Various approaches exist with respect to vessel segmentation [34]. Most approaches for aorta segmentation have been developed for 3D CT or MR images, but also aorta segmentation in 3D + T image time-series has been considered [9, 60]. Segmentation of the aorta is of special interest in the context of arterial hemodynamics. However, patient-specific calculation of blood flow through the aorta as a function of time requires the simultaneous mechanical modeling of the vessel walls as well as flow within the lumen of the vessel. Especially, the dimensions and patient-specific material properties of the wall are required, but these physiological constraints are difficult to obtain. This section outlines how information about the material properties of the wall, as a function of distance along the vessel, can be extracted from 4D images of the aorta. The material properties can then be used in the fluid structure interaction (FSI) computation.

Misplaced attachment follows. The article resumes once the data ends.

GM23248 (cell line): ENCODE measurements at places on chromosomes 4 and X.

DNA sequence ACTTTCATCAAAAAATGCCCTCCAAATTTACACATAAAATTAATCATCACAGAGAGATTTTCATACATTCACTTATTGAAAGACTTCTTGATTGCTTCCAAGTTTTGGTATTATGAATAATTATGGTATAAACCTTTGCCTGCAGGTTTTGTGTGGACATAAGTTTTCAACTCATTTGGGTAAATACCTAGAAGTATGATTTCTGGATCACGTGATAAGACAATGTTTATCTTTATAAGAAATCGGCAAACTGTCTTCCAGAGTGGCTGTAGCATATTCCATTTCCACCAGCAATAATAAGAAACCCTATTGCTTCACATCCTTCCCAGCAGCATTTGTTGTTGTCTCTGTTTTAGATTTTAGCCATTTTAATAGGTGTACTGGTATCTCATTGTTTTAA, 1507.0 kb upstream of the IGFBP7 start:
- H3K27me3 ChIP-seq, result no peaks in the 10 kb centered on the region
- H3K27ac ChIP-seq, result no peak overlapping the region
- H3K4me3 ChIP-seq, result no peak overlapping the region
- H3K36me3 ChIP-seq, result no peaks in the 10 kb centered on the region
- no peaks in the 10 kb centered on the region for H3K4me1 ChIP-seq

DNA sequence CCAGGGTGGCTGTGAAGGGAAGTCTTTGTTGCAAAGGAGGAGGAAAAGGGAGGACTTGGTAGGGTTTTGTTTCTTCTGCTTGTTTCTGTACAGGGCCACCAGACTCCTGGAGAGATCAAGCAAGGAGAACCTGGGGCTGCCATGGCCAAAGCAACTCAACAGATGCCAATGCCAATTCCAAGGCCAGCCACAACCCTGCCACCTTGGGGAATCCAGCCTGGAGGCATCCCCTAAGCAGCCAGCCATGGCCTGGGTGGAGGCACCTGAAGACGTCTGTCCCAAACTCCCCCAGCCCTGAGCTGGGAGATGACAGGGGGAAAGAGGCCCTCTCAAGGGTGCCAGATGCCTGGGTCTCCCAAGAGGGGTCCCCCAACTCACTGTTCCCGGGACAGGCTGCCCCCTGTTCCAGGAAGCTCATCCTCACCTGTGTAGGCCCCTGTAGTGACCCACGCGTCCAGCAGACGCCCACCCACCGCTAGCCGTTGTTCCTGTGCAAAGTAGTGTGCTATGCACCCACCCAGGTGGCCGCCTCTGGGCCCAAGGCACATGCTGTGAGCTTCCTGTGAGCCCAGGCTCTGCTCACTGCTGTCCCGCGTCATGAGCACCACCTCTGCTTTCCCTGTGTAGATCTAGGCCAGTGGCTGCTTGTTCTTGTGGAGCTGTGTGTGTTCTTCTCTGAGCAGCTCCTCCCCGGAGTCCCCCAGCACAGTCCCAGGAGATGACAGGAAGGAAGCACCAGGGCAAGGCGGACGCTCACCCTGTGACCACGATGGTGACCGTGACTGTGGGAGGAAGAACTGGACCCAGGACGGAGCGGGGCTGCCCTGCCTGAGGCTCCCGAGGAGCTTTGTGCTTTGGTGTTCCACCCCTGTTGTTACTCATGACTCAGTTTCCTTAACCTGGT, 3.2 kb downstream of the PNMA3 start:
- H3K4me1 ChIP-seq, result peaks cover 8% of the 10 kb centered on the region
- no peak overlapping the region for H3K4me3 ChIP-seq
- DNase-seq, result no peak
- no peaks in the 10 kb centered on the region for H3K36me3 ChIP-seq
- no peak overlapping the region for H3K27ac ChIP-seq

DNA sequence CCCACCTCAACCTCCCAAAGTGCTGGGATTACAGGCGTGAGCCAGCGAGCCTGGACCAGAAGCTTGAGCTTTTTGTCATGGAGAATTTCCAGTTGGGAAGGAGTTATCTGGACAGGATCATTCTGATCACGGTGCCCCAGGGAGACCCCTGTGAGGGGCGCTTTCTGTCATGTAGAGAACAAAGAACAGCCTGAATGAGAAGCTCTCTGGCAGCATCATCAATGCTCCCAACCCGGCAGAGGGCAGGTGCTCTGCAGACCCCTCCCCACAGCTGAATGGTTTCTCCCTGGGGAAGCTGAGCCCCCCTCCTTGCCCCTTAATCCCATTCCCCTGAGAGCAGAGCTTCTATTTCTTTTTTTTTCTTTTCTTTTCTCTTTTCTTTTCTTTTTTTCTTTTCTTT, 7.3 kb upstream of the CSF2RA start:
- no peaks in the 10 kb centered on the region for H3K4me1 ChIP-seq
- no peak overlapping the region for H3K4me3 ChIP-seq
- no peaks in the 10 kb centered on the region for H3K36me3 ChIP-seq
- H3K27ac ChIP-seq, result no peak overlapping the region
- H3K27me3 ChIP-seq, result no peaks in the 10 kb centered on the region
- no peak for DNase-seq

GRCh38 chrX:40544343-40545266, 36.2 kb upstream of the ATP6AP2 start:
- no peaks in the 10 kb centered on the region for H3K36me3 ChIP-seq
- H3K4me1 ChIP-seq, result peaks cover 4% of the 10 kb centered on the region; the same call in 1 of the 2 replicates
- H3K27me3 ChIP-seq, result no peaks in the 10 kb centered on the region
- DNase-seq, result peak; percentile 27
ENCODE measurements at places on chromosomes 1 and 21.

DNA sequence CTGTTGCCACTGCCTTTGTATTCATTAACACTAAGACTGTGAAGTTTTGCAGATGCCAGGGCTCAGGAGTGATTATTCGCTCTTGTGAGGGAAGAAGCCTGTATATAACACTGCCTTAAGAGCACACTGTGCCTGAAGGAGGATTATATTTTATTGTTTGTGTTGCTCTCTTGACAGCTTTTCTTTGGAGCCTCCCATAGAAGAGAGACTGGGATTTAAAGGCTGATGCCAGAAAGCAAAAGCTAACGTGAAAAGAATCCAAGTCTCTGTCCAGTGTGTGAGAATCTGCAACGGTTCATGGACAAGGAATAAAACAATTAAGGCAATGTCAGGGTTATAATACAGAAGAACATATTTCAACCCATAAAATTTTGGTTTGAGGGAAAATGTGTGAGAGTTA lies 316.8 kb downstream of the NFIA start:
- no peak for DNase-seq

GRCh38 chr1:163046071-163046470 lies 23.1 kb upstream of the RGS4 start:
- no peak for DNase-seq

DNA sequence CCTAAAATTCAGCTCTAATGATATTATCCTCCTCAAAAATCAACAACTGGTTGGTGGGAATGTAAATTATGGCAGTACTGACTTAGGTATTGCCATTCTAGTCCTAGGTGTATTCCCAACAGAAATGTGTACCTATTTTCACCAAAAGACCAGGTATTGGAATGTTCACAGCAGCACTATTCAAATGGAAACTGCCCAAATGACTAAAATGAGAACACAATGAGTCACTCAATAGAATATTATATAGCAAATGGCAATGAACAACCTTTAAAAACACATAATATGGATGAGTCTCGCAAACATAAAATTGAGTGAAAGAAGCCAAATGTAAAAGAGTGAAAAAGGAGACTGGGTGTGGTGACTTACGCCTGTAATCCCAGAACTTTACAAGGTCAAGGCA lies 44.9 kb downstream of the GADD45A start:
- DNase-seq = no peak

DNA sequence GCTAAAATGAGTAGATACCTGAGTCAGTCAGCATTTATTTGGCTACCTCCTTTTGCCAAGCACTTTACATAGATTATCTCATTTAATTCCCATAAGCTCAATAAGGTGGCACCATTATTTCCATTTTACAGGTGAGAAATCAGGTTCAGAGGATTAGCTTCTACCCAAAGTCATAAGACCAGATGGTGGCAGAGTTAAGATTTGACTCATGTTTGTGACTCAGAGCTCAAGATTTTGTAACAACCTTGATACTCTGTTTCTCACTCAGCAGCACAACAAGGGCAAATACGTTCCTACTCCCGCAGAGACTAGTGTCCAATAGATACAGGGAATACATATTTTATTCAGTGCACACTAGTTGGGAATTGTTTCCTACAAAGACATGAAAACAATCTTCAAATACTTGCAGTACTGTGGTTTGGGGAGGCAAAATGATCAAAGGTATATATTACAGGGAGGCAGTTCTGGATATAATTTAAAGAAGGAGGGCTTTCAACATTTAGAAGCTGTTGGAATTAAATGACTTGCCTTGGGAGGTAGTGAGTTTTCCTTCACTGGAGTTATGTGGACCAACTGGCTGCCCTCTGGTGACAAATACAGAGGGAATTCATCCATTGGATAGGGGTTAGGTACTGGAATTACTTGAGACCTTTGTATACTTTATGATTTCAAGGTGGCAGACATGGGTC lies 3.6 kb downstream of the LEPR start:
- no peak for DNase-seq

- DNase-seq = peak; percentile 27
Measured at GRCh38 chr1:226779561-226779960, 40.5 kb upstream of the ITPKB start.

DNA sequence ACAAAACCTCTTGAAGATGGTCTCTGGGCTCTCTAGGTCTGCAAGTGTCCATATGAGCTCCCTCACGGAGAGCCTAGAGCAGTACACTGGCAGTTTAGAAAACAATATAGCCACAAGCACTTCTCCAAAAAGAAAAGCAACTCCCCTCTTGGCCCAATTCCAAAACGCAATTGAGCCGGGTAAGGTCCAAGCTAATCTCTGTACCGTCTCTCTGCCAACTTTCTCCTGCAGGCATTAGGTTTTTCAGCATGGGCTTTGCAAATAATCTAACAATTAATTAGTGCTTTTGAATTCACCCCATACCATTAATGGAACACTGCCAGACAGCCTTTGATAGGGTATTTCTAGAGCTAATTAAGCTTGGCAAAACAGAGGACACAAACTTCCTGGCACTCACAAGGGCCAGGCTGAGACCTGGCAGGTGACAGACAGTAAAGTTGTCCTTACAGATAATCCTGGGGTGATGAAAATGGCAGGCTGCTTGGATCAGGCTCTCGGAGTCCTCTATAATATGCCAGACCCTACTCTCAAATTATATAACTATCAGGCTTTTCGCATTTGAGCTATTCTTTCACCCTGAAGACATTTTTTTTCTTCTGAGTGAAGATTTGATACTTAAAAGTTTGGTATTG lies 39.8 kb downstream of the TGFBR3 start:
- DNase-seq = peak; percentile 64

Arterial hemodynamics and especially the blood pressure and flow-velocity wave forms have been studied for a long time [3]. For an idealized cylindrical axi-symmetric vessel with linear wall material, the pressure in the vessel as a function of distance along the vessel and time obeys the 1D wave equation. The pressure difference with respect to a reference point is proportional to the associated fractional radius change (FRC). The proportionality factor can be either related to Young’s modulus describing tissue stiffness or to the pressure wave velocity. Measuring the FRC can therefore supply information about the variation of these properties along the vessel.

Gated CT or MRI can be used to generate a time sequence of 3D images. A mean or reference image can be derived from these images. Each of the images in the 3D sequence is mapped to the reference image using image registration [4, 5]. The reference image is segmented to generate a binary image (reference segment) of the lumen and this segment is then mapped back to each individual image using the previously computed mappings. A further mapping is generated, which maps the reference segment to a cylinder, and this mapping is applied to each of the segments in the sequence (Fig. 8a).
Fig. 8

a Flow diagram for segmenting the aorta in time series of images. b Exemplary fractional changes r in radius